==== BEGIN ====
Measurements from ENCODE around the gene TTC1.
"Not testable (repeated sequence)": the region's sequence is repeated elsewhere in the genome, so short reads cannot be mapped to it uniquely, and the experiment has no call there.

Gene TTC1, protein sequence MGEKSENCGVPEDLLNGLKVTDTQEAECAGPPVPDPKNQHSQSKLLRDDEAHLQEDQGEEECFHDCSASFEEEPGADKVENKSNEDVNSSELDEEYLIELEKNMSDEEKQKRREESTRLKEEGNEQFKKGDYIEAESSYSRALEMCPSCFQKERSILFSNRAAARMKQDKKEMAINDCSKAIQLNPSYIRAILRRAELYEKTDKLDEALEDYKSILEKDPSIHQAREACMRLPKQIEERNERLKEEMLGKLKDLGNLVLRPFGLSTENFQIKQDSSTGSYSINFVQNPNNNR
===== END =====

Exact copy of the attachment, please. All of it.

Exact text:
Measurements from ENCODE around the gene TTC1.
"Not testable (repeated sequence)": the region's sequence is repeated elsewhere in the genome, so short reads cannot be mapped to it uniquely, and the experiment has no call there.

Gene TTC1, protein sequence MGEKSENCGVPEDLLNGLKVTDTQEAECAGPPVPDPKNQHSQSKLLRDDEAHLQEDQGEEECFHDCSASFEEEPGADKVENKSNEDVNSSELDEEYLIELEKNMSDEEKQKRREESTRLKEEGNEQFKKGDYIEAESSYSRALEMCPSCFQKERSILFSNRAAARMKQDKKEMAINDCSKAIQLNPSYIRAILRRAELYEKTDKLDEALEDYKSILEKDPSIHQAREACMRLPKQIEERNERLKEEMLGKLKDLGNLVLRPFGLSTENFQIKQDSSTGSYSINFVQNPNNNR